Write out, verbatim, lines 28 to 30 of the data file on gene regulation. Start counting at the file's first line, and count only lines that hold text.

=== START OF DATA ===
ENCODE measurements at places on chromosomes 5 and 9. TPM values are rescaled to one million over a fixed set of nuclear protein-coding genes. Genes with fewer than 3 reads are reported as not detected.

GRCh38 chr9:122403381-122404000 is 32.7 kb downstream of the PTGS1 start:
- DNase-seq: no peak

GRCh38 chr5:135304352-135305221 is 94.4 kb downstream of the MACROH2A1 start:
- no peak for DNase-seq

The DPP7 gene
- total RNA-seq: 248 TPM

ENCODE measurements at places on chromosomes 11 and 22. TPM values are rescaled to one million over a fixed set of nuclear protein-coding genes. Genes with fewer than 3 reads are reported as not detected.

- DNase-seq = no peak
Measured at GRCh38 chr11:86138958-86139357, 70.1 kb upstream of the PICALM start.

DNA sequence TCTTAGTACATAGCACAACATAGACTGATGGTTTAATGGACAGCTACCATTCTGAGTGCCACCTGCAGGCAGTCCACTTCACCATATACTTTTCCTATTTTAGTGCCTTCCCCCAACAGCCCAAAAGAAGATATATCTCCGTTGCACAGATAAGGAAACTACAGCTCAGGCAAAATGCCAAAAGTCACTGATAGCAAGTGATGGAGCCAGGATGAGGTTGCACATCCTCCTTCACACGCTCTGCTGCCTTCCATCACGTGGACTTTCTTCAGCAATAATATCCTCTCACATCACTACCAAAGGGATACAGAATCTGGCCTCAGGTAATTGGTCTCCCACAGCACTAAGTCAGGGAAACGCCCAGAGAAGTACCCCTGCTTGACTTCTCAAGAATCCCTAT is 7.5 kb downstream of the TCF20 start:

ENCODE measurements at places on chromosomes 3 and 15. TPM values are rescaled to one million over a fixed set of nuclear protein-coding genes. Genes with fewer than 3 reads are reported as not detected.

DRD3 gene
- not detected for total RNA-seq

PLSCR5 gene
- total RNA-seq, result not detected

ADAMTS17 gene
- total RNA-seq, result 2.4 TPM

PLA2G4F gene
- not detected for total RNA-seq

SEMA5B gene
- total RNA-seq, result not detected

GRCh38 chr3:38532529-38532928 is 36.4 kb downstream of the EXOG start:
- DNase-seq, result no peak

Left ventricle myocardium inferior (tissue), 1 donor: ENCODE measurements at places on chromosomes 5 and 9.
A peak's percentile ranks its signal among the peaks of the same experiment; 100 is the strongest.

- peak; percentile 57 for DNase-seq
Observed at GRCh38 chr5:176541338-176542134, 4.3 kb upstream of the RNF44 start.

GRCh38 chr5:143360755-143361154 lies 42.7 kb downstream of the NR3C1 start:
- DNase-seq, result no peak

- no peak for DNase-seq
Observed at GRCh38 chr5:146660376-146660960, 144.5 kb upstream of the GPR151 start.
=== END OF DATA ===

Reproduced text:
Observed at GRCh38 chr5:176541338-176542134, 4.3 kb upstream of the RNF44 start.

GRCh38 chr5:143360755-143361154 lies 42.7 kb downstream of the NR3C1 start:
- DNase-seq, result no peak